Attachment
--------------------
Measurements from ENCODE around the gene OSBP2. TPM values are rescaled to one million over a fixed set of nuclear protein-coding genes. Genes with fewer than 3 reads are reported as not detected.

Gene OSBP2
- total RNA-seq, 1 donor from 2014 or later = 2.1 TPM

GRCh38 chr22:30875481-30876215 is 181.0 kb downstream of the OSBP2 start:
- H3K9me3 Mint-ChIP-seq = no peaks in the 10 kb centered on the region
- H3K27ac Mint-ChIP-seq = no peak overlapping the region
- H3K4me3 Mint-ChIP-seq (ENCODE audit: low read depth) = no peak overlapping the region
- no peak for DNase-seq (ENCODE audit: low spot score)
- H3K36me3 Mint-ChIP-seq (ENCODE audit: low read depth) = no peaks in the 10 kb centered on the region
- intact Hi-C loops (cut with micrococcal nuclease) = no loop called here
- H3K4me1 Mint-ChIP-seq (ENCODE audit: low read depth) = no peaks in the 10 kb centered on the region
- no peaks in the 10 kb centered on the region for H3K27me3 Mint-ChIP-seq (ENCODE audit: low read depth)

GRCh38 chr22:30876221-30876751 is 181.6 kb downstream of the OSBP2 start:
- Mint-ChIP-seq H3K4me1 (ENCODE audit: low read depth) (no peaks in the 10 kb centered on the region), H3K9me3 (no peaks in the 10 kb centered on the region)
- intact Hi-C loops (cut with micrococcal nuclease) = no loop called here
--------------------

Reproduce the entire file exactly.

Measurements from ENCODE around the gene OSBP2. TPM values are rescaled to one million over a fixed set of nuclear protein-coding genes. Genes with fewer than 3 reads are reported as not detected.

Gene OSBP2
- total RNA-seq, 1 donor from 2014 or later = 2.1 TPM

GRCh38 chr22:30875481-30876215 is 181.0 kb downstream of the OSBP2 start:
- H3K9me3 Mint-ChIP-seq = no peaks in the 10 kb centered on the region
- H3K27ac Mint-ChIP-seq = no peak overlapping the region
- H3K4me3 Mint-ChIP-seq (ENCODE audit: low read depth) = no peak overlapping the region
- no peak for DNase-seq (ENCODE audit: low spot score)
- H3K36me3 Mint-ChIP-seq (ENCODE audit: low read depth) = no peaks in the 10 kb centered on the region
- intact Hi-C loops (cut with micrococcal nuclease) = no loop called here
- H3K4me1 Mint-ChIP-seq (ENCODE audit: low read depth) = no peaks in the 10 kb centered on the region
- no peaks in the 10 kb centered on the region for H3K27me3 Mint-ChIP-seq (ENCODE audit: low read depth)

GRCh38 chr22:30876221-30876751 is 181.6 kb downstream of the OSBP2 start:
- Mint-ChIP-seq H3K4me1 (ENCODE audit: low read depth) (no peaks in the 10 kb centered on the region), H3K9me3 (no peaks in the 10 kb centered on the region)
- intact Hi-C loops (cut with micrococcal nuclease) = no loop called here